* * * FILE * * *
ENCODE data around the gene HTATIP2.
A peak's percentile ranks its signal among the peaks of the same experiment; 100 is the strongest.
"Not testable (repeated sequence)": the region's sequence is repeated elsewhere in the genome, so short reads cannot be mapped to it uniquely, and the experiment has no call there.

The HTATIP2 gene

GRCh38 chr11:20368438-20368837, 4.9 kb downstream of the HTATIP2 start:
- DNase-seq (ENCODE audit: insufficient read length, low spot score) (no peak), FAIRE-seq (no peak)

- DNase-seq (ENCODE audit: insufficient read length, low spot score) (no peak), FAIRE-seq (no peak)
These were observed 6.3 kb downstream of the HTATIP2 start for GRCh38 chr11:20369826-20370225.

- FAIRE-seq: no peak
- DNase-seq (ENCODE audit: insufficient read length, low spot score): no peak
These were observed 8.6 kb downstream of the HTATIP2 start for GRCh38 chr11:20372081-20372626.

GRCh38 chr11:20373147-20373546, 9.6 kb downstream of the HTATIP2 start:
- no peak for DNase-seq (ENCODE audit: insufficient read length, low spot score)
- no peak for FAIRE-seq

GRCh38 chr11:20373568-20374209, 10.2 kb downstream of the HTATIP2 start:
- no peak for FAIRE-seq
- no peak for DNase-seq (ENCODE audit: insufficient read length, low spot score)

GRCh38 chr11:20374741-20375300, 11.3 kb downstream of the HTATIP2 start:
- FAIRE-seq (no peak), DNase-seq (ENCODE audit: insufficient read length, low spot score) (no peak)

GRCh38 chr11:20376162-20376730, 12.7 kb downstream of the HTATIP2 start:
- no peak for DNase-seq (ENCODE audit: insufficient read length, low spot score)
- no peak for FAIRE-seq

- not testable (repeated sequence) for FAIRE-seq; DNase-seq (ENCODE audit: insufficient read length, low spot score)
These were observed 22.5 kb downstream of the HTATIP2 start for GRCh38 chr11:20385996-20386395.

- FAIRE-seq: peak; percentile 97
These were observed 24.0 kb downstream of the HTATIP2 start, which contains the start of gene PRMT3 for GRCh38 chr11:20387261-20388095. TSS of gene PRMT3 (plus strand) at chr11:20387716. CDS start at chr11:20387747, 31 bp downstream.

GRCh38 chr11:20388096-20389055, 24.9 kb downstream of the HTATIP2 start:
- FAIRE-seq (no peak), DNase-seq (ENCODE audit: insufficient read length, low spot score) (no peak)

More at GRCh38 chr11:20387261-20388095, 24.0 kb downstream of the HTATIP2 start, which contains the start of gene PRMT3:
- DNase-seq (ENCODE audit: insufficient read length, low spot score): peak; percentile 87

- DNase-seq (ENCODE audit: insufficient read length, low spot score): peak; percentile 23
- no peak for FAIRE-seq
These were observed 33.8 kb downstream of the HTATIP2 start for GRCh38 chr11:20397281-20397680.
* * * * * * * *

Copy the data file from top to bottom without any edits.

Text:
ENCODE data around the gene HTATIP2.
A peak's percentile ranks its signal among the peaks of the same experiment; 100 is the strongest.
"Not testable (repeated sequence)": the region's sequence is repeated elsewhere in the genome, so short reads cannot be mapped to it uniquely, and the experiment has no call there.

The HTATIP2 gene

GRCh38 chr11:20368438-20368837, 4.9 kb downstream of the HTATIP2 start:
- DNase-seq (ENCODE audit: insufficient read length, low spot score) (no peak), FAIRE-seq (no peak)

- DNase-seq (ENCODE audit: insufficient read length, low spot score) (no peak), FAIRE-seq (no peak)
These were observed 6.3 kb downstream of the HTATIP2 start for GRCh38 chr11:20369826-20370225.

- FAIRE-seq: no peak
- DNase-seq (ENCODE audit: insufficient read length, low spot score): no peak
These were observed 8.6 kb downstream of the HTATIP2 start for GRCh38 chr11:20372081-20372626.

GRCh38 chr11:20373147-20373546, 9.6 kb downstream of the HTATIP2 start:
- no peak for DNase-seq (ENCODE audit: insufficient read length, low spot score)
- no peak for FAIRE-seq

GRCh38 chr11:20373568-20374209, 10.2 kb downstream of the HTATIP2 start:
- no peak for FAIRE-seq
- no peak for DNase-seq (ENCODE audit: insufficient read length, low spot score)

GRCh38 chr11:20374741-20375300, 11.3 kb downstream of the HTATIP2 start:
- FAIRE-seq (no peak), DNase-seq (ENCODE audit: insufficient read length, low spot score) (no peak)

GRCh38 chr11:20376162-20376730, 12.7 kb downstream of the HTATIP2 start:
- no peak for DNase-seq (ENCODE audit: insufficient read length, low spot score)
- no peak for FAIRE-seq

- not testable (repeated sequence) for FAIRE-seq; DNase-seq (ENCODE audit: insufficient read length, low spot score)
These were observed 22.5 kb downstream of the HTATIP2 start for GRCh38 chr11:20385996-20386395.

- FAIRE-seq: peak; percentile 97
These were observed 24.0 kb downstream of the HTATIP2 start, which contains the start of gene PRMT3 for GRCh38 chr11:20387261-20388095. TSS of gene PRMT3 (plus strand) at chr11:20387716. CDS start at chr11:20387747, 31 bp downstream.

GRCh38 chr11:20388096-20389055, 24.9 kb downstream of the HTATIP2 start:
- FAIRE-seq (no peak), DNase-seq (ENCODE audit: insufficient read length, low spot score) (no peak)

More at GRCh38 chr11:20387261-20388095, 24.0 kb downstream of the HTATIP2 start, which contains the start of gene PRMT3:
- DNase-seq (ENCODE audit: insufficient read length, low spot score): peak; percentile 87

- DNase-seq (ENCODE audit: insufficient read length, low spot score): peak; percentile 23
- no peak for FAIRE-seq
These were observed 33.8 kb downstream of the HTATIP2 start for GRCh38 chr11:20397281-20397680.